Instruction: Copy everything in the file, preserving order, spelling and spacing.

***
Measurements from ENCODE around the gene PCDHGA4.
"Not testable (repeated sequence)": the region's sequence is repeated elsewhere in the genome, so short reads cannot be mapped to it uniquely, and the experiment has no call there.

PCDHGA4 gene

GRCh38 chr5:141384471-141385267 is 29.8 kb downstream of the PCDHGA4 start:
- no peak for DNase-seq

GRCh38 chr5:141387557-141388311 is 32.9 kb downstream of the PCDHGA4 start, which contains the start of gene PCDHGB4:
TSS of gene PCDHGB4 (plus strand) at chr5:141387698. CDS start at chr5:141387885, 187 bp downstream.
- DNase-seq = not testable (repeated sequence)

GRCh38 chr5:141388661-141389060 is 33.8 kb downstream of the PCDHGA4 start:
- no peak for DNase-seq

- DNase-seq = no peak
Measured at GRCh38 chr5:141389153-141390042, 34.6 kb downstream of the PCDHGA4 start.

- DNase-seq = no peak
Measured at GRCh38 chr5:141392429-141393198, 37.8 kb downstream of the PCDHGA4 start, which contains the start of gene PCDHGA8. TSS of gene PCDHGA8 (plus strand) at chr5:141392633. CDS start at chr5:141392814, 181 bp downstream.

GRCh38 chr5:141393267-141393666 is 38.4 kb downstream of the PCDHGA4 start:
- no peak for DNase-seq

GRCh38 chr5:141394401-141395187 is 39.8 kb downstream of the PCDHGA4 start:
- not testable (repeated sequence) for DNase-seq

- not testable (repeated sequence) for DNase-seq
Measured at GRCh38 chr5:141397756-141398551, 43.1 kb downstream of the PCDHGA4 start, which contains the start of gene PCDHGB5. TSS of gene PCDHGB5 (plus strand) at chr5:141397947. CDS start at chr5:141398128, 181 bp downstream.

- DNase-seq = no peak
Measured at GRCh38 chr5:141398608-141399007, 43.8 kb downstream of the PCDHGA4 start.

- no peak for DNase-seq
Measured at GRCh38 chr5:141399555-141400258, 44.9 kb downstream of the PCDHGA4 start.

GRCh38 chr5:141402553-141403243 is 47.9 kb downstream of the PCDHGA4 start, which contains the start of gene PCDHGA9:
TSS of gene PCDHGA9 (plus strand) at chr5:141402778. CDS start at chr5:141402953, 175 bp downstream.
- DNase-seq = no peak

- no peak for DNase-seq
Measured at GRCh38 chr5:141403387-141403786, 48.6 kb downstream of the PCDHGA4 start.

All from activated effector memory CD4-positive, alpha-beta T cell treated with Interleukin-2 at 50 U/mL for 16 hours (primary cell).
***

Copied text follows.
Measurements from ENCODE around the gene PCDHGA4.
"Not testable (repeated sequence)": the region's sequence is repeated elsewhere in the genome, so short reads cannot be mapped to it uniquely, and the experiment has no call there.

PCDHGA4 gene

GRCh38 chr5:141384471-141385267 is 29.8 kb downstream of the PCDHGA4 start:
- no peak for DNase-seq

GRCh38 chr5:141387557-141388311 is 32.9 kb downstream of the PCDHGA4 start, which contains the start of gene PCDHGB4:
TSS of gene PCDHGB4 (plus strand) at chr5:141387698. CDS start at chr5:141387885, 187 bp downstream.
- DNase-seq = not testable (repeated sequence)

GRCh38 chr5:141388661-141389060 is 33.8 kb downstream of the PCDHGA4 start:
- no peak for DNase-seq

- DNase-seq = no peak
Measured at GRCh38 chr5:141389153-141390042, 34.6 kb downstream of the PCDHGA4 start.

- DNase-seq = no peak
Measured at GRCh38 chr5:141392429-141393198, 37.8 kb downstream of the PCDHGA4 start, which contains the start of gene PCDHGA8. TSS of gene PCDHGA8 (plus strand) at chr5:141392633. CDS start at chr5:141392814, 181 bp downstream.

GRCh38 chr5:141393267-141393666 is 38.4 kb downstream of the PCDHGA4 start:
- no peak for DNase-seq

GRCh38 chr5:141394401-141395187 is 39.8 kb downstream of the PCDHGA4 start:
- not testable (repeated sequence) for DNase-seq

- not testable (repeated sequence) for DNase-seq
Measured at GRCh38 chr5:141397756-141398551, 43.1 kb downstream of the PCDHGA4 start, which contains the start of gene PCDHGB5. TSS of gene PCDHGB5 (plus strand) at chr5:141397947. CDS start at chr5:141398128, 181 bp downstream.

- DNase-seq = no peak
Measured at GRCh38 chr5:141398608-141399007, 43.8 kb downstream of the PCDHGA4 start.

- no peak for DNase-seq
Measured at GRCh38 chr5:141399555-141400258, 44.9 kb downstream of the PCDHGA4 start.

GRCh38 chr5:141402553-141403243 is 47.9 kb downstream of the PCDHGA4 start, which contains the start of gene PCDHGA9:
TSS of gene PCDHGA9 (plus strand) at chr5:141402778. CDS start at chr5:141402953, 175 bp downstream.
- DNase-seq = no peak

- no peak for DNase-seq
Measured at GRCh38 chr5:141403387-141403786, 48.6 kb downstream of the PCDHGA4 start.

All from activated effector memory CD4-positive, alpha-beta T cell treated with Interleukin-2 at 50 U/mL for 16 hours (primary cell).